In June 2013, the American Institute of CPAs (AICPA) introduced a new accounting option for preparing streamlined, relevant financial statements for private companies, ‘’Financial Reporting Framework for Small- and Medium-Sized Entities” (FRF for SMEs).
Although this reporting framework did not get much traction in the initial release, more and more small- and medium-sized entities, financial statement preparers and financial statement users, especially banks and creditors, are realizing the benefits to using this framework.
Advantages of FRF for Small Business Financial Reporting
FRF for SMEs is a non-GAAP basis of accounting that falls under the special purpose frameworks (SPFs). Both SPFs and GAAP provide credible financial reporting. The advantage to small businesses using FRF for SMEs is they can present the same accrual-based financial statements, including informative note disclosures, without unnecessary complexity and extraneous narrative and details. Therefore, banks, bonding companies and other external stakeholders will still receive the financial statements they are used to, just without some complexities that GAAP requires, which in many cases add little value.
FRF for SMEs consists of simplified principals. It focuses on the most useful information related to your business by:
- Blending traditional accounting principles with some accrual income tax methods.
- Presenting a cost-beneficial solution for those that need external financial statements.
- Providing comprehensive and relevant information.
FRF for SMEs is not for every company though, and each company will need to evaluate which financial statement presentation will be most beneficial. Companies that are best suited for this new framework include:
- Entities that are not required to report under GAAP
- Companies that have no intention of going public
- Businesses that are not engaged in overly complicated transactions
- Entities that do not engage in foreign operations
I believe this new accounting framework is going to provide both the business owner and the external stakeholders with more informative financial information to help everyone make better financial decisions. For example, GAAP financial statements require subsidiary and affiliate financial information be consolidated with the parent company if certain criteria are met. Preparation of financial statements under the new accounting framework will allow parent-only financial statements to be prepared with subsidiary and affiliate information only being required in disclosures. In addition, this framework will reduce the amount of differences between an entity’s financial statements and its tax return.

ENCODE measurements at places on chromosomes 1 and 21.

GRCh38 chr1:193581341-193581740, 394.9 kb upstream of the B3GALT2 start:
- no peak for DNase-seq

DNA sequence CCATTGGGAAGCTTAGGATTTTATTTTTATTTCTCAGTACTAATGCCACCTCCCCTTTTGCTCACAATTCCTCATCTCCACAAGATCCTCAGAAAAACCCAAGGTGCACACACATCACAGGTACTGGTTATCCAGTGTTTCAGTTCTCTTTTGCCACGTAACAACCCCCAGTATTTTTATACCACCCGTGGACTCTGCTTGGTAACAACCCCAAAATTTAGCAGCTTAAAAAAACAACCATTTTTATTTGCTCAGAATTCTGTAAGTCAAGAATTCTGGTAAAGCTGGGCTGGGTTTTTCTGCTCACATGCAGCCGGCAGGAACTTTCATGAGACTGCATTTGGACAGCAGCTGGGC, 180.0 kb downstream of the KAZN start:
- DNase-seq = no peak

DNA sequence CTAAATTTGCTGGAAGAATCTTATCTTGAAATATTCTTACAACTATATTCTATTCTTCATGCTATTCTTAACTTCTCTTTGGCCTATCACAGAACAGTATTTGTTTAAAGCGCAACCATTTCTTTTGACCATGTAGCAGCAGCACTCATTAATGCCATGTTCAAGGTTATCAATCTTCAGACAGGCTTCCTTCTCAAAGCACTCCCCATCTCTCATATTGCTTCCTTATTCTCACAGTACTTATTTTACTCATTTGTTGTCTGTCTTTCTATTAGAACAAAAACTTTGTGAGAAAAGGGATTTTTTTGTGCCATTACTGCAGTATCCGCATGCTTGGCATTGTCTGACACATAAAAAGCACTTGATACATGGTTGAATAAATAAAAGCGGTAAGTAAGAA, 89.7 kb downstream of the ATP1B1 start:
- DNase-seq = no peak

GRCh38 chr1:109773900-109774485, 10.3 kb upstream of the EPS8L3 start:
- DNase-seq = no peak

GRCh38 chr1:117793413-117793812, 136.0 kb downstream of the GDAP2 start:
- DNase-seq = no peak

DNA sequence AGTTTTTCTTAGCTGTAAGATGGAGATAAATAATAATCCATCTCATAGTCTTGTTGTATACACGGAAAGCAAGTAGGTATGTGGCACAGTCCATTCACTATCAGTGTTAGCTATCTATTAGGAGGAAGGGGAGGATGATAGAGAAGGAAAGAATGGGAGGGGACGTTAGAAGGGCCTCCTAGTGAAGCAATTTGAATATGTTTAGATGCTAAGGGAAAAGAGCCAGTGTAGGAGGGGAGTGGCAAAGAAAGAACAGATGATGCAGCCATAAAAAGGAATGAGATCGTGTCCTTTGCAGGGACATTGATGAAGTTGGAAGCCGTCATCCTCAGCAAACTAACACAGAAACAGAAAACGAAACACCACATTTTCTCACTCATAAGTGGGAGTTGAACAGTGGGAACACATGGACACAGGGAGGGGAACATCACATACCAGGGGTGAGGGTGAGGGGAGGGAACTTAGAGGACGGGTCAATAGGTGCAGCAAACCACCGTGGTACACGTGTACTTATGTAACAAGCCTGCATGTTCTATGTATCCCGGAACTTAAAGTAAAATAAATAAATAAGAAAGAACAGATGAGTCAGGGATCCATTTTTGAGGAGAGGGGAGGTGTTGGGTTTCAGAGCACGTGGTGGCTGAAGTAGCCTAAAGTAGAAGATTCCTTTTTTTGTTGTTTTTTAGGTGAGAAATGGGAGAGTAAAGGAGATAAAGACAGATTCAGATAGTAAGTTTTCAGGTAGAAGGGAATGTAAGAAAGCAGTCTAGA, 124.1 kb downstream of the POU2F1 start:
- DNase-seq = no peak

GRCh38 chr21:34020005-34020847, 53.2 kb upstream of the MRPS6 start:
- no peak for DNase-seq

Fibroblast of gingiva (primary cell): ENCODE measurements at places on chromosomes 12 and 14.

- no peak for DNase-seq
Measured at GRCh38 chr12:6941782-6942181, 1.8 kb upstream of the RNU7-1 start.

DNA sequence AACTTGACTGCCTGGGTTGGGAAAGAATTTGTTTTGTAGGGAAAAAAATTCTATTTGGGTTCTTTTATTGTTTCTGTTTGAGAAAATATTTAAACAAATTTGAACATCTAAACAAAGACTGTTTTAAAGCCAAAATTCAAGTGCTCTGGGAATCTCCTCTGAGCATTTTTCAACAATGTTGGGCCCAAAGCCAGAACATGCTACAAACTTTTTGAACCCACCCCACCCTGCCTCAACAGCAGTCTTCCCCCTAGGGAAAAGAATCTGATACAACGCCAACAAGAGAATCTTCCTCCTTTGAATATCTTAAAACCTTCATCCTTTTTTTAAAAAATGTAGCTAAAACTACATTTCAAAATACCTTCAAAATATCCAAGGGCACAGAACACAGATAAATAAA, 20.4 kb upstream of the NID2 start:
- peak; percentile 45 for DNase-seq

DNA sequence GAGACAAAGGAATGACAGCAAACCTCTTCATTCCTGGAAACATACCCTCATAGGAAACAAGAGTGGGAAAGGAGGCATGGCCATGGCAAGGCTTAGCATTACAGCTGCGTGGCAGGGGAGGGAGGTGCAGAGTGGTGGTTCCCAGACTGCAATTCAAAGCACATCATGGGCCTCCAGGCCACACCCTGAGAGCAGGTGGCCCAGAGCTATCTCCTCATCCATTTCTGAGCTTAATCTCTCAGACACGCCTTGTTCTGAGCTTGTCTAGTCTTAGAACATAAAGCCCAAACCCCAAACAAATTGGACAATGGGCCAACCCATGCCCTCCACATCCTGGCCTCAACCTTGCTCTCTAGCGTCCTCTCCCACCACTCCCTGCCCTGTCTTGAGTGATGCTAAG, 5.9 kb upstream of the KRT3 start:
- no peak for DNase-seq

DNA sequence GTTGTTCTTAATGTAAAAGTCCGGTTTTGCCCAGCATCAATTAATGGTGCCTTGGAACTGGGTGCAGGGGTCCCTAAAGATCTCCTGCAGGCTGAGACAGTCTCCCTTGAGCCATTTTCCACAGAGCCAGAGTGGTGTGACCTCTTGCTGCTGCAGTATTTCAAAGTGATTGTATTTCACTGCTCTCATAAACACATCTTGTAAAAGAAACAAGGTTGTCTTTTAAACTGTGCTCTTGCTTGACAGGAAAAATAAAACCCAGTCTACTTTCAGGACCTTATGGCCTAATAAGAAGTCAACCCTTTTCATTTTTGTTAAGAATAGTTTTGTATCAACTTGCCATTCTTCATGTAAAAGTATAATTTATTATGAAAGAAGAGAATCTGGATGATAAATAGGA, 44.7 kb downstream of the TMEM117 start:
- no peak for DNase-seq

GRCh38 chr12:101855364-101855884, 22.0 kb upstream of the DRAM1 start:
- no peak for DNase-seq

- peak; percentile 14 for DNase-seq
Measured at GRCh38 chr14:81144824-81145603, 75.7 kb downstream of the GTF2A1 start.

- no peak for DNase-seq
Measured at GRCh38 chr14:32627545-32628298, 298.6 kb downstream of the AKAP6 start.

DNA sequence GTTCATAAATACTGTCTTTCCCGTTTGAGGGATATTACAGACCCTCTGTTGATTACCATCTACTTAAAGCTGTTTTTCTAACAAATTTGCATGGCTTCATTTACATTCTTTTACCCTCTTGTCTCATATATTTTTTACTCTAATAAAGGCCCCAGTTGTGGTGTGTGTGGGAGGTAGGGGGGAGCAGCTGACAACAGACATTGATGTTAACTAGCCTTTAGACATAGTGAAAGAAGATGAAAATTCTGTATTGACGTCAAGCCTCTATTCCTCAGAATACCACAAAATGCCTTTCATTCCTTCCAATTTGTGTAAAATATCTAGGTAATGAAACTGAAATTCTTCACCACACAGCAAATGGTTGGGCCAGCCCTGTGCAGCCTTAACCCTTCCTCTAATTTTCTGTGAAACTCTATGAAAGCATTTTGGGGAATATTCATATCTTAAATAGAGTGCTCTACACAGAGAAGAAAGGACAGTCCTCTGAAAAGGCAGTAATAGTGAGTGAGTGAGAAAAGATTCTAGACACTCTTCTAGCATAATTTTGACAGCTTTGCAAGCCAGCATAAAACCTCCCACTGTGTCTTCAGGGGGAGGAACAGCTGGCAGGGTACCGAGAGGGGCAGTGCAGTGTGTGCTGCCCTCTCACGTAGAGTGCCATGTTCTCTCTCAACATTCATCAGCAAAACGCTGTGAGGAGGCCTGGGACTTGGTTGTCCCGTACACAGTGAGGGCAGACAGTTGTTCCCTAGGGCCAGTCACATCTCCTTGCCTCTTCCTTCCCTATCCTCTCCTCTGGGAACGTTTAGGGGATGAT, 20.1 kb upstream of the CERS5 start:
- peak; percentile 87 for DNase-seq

Differences Between GAAP and FRF for SMEs
Below are some of the major differences from GAAP when applying FRF for SMEs:
- Use of the term “market value” versus “fair value”
- Policy choice to account for income taxes using either the taxes payable method or the deferred income taxes method
- No evaluation or accrual of uncertain tax positions
- No concept of comprehensive income
- Policy choice to either consolidate subsidiaries or account for subsidiaries using the equity method
- No concept of variable interest entities
- Amortization of goodwill over the same period as that used for federal income tax purposes, or 15 years; no impairment testing
- Stock-based compensation is a disclosure only
And, although tax and cash basis of accounting are used in the marketplace, we believe this new framework is a better alternative to these. The FRF for SMEs framework was developed by experts from the CPA profession and has undergone public exposure and professional scrutiny. It contains explicit and comprehensive accounting principles and, therefore, results in a reliable and consistently applied financial framework.
If you believe your business can benefit from this new reporting framework, we would like to assist you in making your decision, including discussions with your external stakeholders. Please feel free to give me a call at 816-525-9699.